The origin of in-vehicle infotainment systems (IVI) can be traced back to as early as the 1900s, with the push-button AM radios being considered the first-ever feature. Ever since, IVI systems have become indispensable in creating a spectacular in-vehicle experience, so much so that cars have been famously dubbed as “smartphones on wheels.” But with advancements in automotive technology, including autonomous vehicles, and the growing demand for a personalized experience, the role of IVI may have evolved to a point where they are turning cars into personal assistants on the go.

Automotive trends driving IVI innovations

  1. Demand for advanced features:

Demand for a bespoke driver experience has been rising steadily, so much so that advanced features have become a critical deciding factor for choosing car brands. Indeed, in a survey by Deloitte, advanced features are ranked by Japanese drivers as the most important factor for choosing car brands for their next purchase. The factor also makes the top list in other major markets, ranked second in the US, South East Asia, and India, and third in South Korea and China [1]. Although features can vary from brand to brand, here are some of the most-wanted features by drivers, according to AutoPacific's 2022 Future Attribute Demand Study [2]:

  • Parking sensors, rear and front: voted by 41% of the respondents
  • Distracted or drowsy driver monitoring system: voted by 39%
  • Tire fill complete alert: voted by 39%

  1. Rising autonomous vehicle market:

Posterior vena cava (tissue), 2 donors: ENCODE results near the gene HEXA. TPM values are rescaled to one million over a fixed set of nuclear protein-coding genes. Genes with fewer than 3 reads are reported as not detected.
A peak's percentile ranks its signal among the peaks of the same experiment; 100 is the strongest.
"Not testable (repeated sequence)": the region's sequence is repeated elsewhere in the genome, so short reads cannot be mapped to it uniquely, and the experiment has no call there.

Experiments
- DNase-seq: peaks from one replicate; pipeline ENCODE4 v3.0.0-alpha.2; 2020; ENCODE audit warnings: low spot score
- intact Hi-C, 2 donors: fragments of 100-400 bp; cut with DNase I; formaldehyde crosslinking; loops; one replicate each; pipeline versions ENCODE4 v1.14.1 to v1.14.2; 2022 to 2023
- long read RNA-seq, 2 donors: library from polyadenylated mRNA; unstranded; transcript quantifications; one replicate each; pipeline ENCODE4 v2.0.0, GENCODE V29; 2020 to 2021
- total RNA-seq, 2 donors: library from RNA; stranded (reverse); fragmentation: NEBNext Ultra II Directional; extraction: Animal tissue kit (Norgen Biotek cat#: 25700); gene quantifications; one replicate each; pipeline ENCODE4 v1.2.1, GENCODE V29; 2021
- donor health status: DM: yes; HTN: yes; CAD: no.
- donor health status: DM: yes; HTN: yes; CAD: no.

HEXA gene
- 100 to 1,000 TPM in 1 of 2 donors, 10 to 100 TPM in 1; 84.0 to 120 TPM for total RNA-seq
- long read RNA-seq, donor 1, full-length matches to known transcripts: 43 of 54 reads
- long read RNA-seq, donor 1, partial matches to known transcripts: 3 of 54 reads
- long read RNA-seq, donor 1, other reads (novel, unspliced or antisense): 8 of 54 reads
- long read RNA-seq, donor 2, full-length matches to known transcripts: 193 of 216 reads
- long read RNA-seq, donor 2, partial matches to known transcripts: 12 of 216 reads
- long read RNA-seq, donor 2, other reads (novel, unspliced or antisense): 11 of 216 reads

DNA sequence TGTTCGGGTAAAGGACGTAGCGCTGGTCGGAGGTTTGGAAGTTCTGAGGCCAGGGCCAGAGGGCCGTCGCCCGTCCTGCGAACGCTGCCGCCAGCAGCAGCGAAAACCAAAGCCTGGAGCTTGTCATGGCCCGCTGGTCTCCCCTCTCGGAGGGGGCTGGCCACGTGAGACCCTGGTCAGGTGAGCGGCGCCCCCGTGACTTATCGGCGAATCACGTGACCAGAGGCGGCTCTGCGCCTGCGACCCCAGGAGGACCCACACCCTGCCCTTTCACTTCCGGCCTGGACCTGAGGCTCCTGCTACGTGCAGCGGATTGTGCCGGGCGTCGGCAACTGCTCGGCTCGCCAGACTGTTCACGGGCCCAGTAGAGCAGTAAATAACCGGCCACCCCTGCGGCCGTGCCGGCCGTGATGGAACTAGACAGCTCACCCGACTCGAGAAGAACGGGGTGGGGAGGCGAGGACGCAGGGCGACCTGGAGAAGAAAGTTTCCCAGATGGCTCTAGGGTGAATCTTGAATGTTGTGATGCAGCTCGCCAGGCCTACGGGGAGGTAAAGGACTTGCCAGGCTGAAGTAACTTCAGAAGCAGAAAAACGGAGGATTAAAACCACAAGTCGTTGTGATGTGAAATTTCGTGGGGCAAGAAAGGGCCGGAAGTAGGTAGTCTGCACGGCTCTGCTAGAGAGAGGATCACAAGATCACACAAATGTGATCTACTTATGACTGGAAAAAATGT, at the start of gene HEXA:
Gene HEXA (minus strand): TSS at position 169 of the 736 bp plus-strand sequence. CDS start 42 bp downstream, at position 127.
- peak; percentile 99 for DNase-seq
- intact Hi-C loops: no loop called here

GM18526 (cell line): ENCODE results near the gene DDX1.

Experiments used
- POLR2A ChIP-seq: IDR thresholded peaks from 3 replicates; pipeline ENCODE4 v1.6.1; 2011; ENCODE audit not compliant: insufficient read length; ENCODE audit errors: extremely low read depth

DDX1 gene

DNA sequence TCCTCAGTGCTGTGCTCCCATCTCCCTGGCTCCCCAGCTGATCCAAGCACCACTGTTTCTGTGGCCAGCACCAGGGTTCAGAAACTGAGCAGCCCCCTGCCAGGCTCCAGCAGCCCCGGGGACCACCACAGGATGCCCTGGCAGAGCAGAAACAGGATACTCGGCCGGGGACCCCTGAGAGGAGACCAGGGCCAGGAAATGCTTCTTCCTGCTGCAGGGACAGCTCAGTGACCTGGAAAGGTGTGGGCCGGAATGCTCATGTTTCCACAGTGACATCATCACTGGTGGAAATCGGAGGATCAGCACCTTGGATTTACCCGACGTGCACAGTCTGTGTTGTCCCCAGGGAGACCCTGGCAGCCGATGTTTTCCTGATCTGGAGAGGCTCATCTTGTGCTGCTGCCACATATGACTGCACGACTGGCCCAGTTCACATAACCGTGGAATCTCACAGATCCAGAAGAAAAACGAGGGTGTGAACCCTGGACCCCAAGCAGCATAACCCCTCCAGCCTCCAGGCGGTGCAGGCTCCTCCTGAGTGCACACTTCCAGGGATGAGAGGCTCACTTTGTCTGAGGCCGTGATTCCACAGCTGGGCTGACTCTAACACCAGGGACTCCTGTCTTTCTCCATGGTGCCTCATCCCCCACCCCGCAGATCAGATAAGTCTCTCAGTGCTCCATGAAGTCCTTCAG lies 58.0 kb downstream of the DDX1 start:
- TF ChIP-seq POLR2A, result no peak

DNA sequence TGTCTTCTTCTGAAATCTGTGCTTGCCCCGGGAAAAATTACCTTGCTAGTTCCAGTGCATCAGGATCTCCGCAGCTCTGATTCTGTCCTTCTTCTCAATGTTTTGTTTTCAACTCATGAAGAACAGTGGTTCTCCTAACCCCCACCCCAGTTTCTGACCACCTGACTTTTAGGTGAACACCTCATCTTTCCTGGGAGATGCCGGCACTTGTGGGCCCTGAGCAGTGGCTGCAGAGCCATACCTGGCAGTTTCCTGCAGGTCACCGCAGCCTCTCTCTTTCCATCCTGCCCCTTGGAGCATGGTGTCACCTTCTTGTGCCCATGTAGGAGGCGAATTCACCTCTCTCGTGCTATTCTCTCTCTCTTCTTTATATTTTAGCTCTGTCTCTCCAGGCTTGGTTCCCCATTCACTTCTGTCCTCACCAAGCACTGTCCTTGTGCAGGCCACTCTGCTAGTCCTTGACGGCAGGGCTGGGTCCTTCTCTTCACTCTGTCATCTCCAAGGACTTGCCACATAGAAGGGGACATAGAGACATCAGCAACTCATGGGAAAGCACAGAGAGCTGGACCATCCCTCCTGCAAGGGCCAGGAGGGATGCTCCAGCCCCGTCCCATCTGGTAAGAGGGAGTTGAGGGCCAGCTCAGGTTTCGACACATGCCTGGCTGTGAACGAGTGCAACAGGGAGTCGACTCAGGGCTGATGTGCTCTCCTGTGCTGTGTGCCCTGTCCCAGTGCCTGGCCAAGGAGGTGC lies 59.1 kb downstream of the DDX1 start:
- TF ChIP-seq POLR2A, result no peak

Autonomous vehicles have emerged as a megatrend in the automotive industry, with McKinsey & Company predicting that 12% of global vehicles sold will be equipped with L3+ autonomous technologies by 2030 and 37% equipped with advanced autonomous technology by 2035. Despite customers’ rising concerns about the safety of fully autonomous vehicles, they are highly interested in advanced autonomous driving features, with 25% of the respondents showing such enthusiasm and two-thirds showing a willingness to pay a premium of US$ 10,000 for advanced features [3].

As safety plays a deciding role in the future of autonomous vehicles, the Advanced Driver Assistance System (ADAS) has been strongly advocated as part of the regulatory requirements for launching autonomous vehicles. For instance, the European Commission recently introduced new rules on advanced safety features in an attempt to improve road safety and enable fully automated vehicles [4]. The regulations set out additional requirements for certain vehicles:

  • All road vehicles: require features including intelligent speed assistance and attention warning in case of driver drowsiness, etc.
  • Cars and vans: lane keeping, automated braking
  • Trucks and busses: blind spot monitoring, collision warning, tire pressure monitoring

Artificial Intelligence for improved safety and personalized in-car experience

  1. Driver Drowsiness Alert:

As safety plays a deciding role in enabling the mass adoption of autonomous vehicles, ADAS has been hugely supported by regulators to include advanced features such as driver drowsiness alerts. With drowsy drivers causing over 90,000 crashes in the US In 2017, according to the National Highway Traffic Safety Administration [5], alerting driver distractions and drowsiness has become critical in ensuring on-road safety. This is where AI comes in handy by collecting and analyzing drivers’ facial expressions to identify potential drowsiness signals and alert accordingly. Such an AI application has been statistically studied and proven to be highly accurate.

For instance, a study by Inkeaw et al. utilized the artificial neural networks model to analyze participants’ multiple facial variables, including the eye aspect ratio, mouth aspect ratio, face length, and face width balance. The participants also provide electroencephalogram signals (a recording of the human brain’s activity) as the baseline for comparing the performance of facial analysis. The study shows a promising result as the analysis of the eye aspect ratio, mouth aspect ratio, and face length successfully predicts driver drowsiness with a significant accuracy rate of 60,76% [6].

  1. Predictive maintenance: